On the night of December 12, 2009, Michael McManus committed a heinous crime for which he may serve time in federal prison. Here is the story of what he did.
McManus, an openly gay man living in Houston, Texas, watched on December 12 as Houston elected Annise Parker as its first openly gay mayor. A lifelong advocate of gay rights and a onetime victim of the United States military's outdated and discriminatory policies towards homosexuals, McManus knew as much as anyone what an amazing achievement it was to elect a gay mayor in a major U.S. city, and especially in deep red Texas. At the same time, however, he knew that this was only one small step towards equal rights for the LGBT community. That night, McManus decided to attend the public celebration in honor of Parker's victory. As a reminder to the gay community and the people of Houston of the lingering effects of discrimination, McManus donned a military uniform and an array of medals. Wearing this outfit, he went to Parker's celebration party. When it was over, he went home.
Perhaps you are wondering when we will get to the heinous crime that may well put McManus in a federal penitentiary. Believe it or not, there is nothing more to tell: Michael P. McManus has been charged under a federal law called the "Stolen Valor Act" with wearing a uniform and military medals that he did not earn.
The Stolen Valor Act was signed into law in December 2006, expanding upon existing laws criminalizing the unauthorized wearing of military decoration. While portions of the law are directed at false claims of war heroics, others make it a crime merely to wear a uniform or medal without government authorization. Certain sections of the law regarding false claims have been deemed unconstitutional -- in violation of the First Amendment right to free speech -- by the Ninth Circuit U.S. Court of Appeals and by a U.S. District Court in Denver, Colorado. The Ninth Circuit wrote that even outright lies about past service are protected speech as long as they are not used to gain a personal benefit at the expense of another person, "in order that clearly protected speech may flower in the shelter of the First Amendment." The Department of Justice has appealed both the Ninth Circuit and the District Court of Colorado decisions.
The Stolen Valor Act is in clear violation of the First Amendment right to freedom of expression. Michael McManus engaged in an act of political expression, challenging a discriminatory and archaic policy that the U.S. military maintains -- Don't Ask, Don't Tell. The Supreme Court has repeatedly recognized that political speech is at the core of the First Amendment's protections. McManus's outfit that night was over-the-top: he wore no fewer than 27 medals and badges, both U.S. and foreign. After a single glance at his photo it would be ludicrous to assert that anyone actually thought that it was anything but a costume. Yet now he is in jeopardy of spending several years in prison.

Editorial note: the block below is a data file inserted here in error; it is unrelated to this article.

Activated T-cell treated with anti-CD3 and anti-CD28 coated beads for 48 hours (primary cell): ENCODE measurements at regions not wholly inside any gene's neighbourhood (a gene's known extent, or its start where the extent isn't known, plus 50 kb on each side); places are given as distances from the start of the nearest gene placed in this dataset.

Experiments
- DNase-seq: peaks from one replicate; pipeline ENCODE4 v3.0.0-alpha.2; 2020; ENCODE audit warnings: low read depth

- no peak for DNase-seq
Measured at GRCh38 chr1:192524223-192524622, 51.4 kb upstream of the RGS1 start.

According to the legislative history accompanying the 2006 Stolen Valor Act, the purpose behind this law is to protect the reputation and meaning of military decoration and medals. According to the Act's authors, fraudulently wearing an unearned military medal lessens the value of a legitimately earned medal. Leaving aside the legitimacy of this claim -- that one might no longer seek to earn a military medal because someone fraudulently wore a similar medal -- the Supreme Court has said that the government cannot outlaw political expression for strictly symbolic purposes. In Texas v. Johnson, which struck down a Texas state law prohibiting flag burning, the Court proclaimed that a state cannot create a protective fence around certain symbols in an effort to limit the kinds of messages that can be made concerning those symbols.
Just as the state cannot outlaw the burning of the American flag, it surely should not be able to outlaw the wearing of unearned military medals as a form of political commentary. One might argue that a military medal has more value or less value than a flag, but it is precisely such distinctions that we do not want Congress to make. It should not be for Congress to decide that certain objects' symbolic value warrants trampling on the right of American citizens to engage in free speech.
Furthermore, even if the government has a permissible interest in protecting these medals from fraudulent adornment, the language of the statute casts a much broader net. By disallowing any wearing of the medals or uniform, without regard to purpose, the statute prevents not only political expression, but also acts as harmless as wearing a military-themed costume for Halloween.
When a former member of our armed forces who was discharged under honorable conditions for coming out decides to attend a political event in military uniform to bring attention to an important political issue, that action should not lead to a multi-year prison sentence. Michael McManus's courage in coming out, despite a hostile and discriminatory military policy, and his courage in speaking out to bring attention to that policy, should be celebrated. Instead, McManus has been berated in the press and faces criminal prosecution.
One need look no farther than the internet to see that Michael McManus's form of political commentary was certainly not popular. But popular speech hardly needs any protection. It is the right to engage in unpopular speech -- speech challenging the status quo, which the angry mob or the tyrannical government would be tempted to suppress -- that the First Amendment protects for all of us. When that protection is denied to one person, it is denied to us all.
The authors are students at Yale Law School and are members of the school's LGBT Litigation Project. As a part of that project, they are assisting James T. Fallon in his defense of Michael McManus.
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